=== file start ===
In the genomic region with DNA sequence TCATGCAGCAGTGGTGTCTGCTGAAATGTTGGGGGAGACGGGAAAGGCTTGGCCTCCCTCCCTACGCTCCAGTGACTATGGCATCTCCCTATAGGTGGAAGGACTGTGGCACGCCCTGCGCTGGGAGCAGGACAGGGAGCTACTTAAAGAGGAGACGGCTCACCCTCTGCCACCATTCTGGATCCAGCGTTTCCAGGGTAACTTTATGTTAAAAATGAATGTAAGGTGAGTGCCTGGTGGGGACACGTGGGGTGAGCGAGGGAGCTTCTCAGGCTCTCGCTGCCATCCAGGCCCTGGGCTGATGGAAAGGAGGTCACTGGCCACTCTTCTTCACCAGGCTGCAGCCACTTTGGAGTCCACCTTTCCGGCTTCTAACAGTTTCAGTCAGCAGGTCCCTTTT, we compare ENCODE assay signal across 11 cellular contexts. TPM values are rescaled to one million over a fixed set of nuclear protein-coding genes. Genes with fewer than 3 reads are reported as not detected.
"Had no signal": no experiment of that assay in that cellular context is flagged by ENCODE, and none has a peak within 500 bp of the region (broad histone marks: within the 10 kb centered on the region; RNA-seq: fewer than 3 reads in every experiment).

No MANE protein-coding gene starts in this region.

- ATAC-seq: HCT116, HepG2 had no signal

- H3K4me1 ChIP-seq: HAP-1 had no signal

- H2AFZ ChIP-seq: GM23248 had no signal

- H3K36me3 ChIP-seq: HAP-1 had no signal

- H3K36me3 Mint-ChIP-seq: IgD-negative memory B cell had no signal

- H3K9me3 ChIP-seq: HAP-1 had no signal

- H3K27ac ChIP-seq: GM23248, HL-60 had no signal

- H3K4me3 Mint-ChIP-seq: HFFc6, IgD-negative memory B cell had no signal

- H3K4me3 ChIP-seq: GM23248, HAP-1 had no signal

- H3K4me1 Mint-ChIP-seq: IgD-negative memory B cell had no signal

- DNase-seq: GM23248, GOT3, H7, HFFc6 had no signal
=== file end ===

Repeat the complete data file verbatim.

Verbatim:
In the genomic region with DNA sequence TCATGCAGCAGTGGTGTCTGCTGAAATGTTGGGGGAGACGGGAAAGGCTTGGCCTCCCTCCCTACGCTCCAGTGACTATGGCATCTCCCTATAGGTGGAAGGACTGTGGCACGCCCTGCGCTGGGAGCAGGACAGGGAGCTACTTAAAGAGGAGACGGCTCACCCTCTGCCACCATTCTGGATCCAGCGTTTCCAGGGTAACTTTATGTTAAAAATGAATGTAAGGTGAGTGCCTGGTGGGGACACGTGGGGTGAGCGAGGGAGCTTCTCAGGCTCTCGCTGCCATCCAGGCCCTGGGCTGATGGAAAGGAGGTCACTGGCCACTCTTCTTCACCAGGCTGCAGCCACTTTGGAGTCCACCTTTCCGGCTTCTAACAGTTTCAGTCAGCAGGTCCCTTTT, we compare ENCODE assay signal across 11 cellular contexts. TPM values are rescaled to one million over a fixed set of nuclear protein-coding genes. Genes with fewer than 3 reads are reported as not detected.
"Had no signal": no experiment of that assay in that cellular context is flagged by ENCODE, and none has a peak within 500 bp of the region (broad histone marks: within the 10 kb centered on the region; RNA-seq: fewer than 3 reads in every experiment).

No MANE protein-coding gene starts in this region.

- ATAC-seq: HCT116, HepG2 had no signal

- H3K4me1 ChIP-seq: HAP-1 had no signal

- H2AFZ ChIP-seq: GM23248 had no signal

- H3K36me3 ChIP-seq: HAP-1 had no signal

- H3K36me3 Mint-ChIP-seq: IgD-negative memory B cell had no signal

- H3K9me3 ChIP-seq: HAP-1 had no signal

- H3K27ac ChIP-seq: GM23248, HL-60 had no signal

- H3K4me3 Mint-ChIP-seq: HFFc6, IgD-negative memory B cell had no signal

- H3K4me3 ChIP-seq: GM23248, HAP-1 had no signal

- H3K4me1 Mint-ChIP-seq: IgD-negative memory B cell had no signal

- DNase-seq: GM23248, GOT3, H7, HFFc6 had no signal